1898 words (5.4 pages)
- In the following text, readers will form an understanding of what monetary policy is and the effect monetary policy has on macroeconomic facts such as gross discount products (GDP), unemployment, inflation, and interest rates. The text will also explain how money is created and give a combination of monetary policy that will best achieve a balance between economic growth, low inflation, and a reasonable rate of unemployment. Monetary policy is the process governments and central banks use to manipulate the quantity of money in the economy to achieve certain macroeconomic and political objectives.... [tags: Macroeconomics Monetary Policy]
1739 words (5 pages)
The Open Market Operations (OMO), as explained in the simulation, is t-bills and bonds that can be bought and sold to increase the money supply in the economy. These bonds can be bought from or sold to the general public or commercial banks. “Open-market operations are the Fed’s most important instrument for influencing the money supply,” (McConnell & Brue, p. 3). “The Fed's control over the money supply stems from its ability to change the composition of its balance sheet. For example, the Fed may decide to purchase additional government bonds on the open market from bondholders or private banks,” (CliffsNotes, ¶ 11).
Each of these factors is used by The Fed to either increase or decrease the supply of money in the economy which, in turn, affects the GDP, inflation and unemployment rate. The more accessible money in the economy, the more likely the rate of inflation will increase. However, when more money is available and people are able to spend, this will also lower the unemployment rate due to the fact that workers are needed to meet the demand of consumer buying. In the same respect, if money is less accessible and people are not spending, the unemployment rate will increase and inflation and the GDP will decrease.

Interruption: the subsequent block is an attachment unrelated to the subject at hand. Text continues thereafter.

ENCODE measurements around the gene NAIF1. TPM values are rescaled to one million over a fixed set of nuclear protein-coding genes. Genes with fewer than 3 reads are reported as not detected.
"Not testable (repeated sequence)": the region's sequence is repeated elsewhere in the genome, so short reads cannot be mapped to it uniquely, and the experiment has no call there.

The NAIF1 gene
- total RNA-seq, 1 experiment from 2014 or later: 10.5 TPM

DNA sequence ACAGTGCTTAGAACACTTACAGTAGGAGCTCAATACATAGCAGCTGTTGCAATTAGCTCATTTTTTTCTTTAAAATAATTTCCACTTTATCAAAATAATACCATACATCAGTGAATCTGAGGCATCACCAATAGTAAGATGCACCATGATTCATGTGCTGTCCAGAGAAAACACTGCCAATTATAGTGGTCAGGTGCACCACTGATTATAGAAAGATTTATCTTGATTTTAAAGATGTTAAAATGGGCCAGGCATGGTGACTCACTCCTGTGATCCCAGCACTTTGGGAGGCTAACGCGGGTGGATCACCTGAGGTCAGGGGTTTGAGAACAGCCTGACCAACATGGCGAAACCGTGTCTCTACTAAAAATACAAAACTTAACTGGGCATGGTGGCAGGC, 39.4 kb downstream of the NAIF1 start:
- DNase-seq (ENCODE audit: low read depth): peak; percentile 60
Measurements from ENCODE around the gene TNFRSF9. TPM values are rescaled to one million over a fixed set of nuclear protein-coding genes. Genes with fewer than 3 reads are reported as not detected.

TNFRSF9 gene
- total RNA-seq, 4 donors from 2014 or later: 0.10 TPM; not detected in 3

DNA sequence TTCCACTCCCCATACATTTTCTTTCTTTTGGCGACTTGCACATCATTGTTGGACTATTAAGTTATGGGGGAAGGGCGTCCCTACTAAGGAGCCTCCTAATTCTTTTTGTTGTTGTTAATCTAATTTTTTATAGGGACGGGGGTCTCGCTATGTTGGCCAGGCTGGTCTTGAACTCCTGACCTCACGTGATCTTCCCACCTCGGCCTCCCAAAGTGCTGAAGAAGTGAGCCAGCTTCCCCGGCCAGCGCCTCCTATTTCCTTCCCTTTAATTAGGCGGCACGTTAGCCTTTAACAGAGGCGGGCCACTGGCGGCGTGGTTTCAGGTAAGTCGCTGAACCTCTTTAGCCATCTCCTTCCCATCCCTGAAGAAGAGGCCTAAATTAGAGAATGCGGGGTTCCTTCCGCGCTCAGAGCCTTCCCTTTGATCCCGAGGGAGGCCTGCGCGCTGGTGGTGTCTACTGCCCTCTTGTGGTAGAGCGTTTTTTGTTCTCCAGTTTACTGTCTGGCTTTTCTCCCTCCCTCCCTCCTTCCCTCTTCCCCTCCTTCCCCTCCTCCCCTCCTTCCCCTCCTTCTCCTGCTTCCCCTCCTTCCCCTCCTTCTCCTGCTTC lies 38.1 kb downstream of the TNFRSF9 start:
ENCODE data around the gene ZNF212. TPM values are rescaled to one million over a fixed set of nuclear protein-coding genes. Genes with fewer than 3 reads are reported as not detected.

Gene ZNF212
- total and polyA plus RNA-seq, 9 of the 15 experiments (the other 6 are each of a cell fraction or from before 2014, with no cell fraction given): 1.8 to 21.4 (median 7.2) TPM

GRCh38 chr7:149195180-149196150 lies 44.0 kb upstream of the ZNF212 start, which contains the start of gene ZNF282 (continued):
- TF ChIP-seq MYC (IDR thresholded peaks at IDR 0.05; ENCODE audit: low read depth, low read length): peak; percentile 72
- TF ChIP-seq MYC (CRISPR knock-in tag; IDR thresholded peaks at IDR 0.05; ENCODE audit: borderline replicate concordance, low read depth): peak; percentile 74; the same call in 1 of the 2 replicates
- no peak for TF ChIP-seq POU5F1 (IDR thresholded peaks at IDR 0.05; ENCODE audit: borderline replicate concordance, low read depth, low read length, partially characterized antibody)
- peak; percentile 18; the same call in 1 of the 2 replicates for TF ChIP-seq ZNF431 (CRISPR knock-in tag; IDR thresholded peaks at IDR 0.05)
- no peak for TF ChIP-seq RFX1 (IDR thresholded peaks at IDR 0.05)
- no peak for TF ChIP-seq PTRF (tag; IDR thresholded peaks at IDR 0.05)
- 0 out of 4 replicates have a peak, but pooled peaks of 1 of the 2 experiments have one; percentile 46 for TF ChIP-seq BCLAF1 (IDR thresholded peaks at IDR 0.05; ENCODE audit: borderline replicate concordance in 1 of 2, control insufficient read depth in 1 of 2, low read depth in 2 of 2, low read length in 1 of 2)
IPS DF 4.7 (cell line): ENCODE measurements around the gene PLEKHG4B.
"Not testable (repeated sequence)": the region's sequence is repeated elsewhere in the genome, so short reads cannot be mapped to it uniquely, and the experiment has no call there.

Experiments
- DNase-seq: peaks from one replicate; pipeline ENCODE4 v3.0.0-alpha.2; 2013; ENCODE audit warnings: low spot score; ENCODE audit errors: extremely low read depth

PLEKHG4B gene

The creation of money most often comes from the banks through loans that they provide to the public and other banks. The Fed requires that each financial institution retain a certain amount of actual cash for reserves, and “has the authority to establish and vary the reserve ratio within limits legislated by Congress,” (McConnell & Brue, p. 4). However, the actual creation of “new” money comes from the Treasury. “The U.S. Bureau of Engraving creates the Federal Reserve Notes and the U.S. Mint creates the coins,” (McConnell & Brue, p. 1). The way the banks “create” money is by loaning it to individuals to put back into the economy since “currency held by a bank, you will recall, is not part of the economy’s money supply,” (McConnell & Brue, p. 4).